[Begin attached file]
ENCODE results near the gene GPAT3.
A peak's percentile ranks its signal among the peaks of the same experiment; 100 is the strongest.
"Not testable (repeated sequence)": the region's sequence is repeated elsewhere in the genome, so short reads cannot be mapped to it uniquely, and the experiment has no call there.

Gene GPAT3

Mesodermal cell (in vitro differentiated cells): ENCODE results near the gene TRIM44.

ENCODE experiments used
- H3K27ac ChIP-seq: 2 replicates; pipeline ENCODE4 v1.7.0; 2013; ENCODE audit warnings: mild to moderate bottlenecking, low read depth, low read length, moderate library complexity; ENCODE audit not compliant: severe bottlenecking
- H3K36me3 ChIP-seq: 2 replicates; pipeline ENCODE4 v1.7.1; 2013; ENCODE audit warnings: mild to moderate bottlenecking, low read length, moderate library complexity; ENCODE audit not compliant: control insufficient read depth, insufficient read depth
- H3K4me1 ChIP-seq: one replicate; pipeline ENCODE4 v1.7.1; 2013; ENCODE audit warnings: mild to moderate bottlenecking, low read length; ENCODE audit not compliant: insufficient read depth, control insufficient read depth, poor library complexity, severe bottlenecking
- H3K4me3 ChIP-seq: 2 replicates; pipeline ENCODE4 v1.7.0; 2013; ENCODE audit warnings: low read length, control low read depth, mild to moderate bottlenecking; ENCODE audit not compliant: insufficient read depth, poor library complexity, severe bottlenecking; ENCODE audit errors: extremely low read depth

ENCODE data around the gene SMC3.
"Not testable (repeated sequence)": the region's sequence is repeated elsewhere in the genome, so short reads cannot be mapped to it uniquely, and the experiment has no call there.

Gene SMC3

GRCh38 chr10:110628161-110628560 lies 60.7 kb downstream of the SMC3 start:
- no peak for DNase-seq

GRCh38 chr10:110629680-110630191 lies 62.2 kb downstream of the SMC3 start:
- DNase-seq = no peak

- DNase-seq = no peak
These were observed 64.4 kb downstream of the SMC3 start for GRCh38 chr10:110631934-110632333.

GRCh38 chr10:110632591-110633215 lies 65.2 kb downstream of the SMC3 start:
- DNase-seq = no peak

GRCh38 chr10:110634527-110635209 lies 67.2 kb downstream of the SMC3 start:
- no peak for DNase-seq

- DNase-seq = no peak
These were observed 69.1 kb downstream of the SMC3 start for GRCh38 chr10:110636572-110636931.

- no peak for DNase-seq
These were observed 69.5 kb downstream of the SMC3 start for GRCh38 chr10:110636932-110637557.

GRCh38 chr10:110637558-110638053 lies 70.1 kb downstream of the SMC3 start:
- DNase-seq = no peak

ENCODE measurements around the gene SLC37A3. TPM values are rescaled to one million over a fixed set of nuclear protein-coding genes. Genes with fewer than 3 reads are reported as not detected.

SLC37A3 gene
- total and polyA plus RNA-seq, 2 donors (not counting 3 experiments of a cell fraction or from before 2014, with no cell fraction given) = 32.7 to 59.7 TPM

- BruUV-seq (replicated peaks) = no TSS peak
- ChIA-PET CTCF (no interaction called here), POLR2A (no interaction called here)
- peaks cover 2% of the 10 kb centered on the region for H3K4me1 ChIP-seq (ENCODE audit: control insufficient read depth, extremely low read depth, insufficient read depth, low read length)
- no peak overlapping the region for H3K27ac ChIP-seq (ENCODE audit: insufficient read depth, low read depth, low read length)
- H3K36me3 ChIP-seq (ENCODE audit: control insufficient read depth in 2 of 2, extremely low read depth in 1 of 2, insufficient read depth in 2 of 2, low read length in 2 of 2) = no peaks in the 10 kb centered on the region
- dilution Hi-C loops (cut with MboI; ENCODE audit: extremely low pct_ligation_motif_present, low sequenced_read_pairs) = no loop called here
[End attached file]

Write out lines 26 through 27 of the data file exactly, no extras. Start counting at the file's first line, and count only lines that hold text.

- no peak for DNase-seq
These were observed 69.5 kb downstream of the SMC3 start for GRCh38 chr10:110636932-110637557.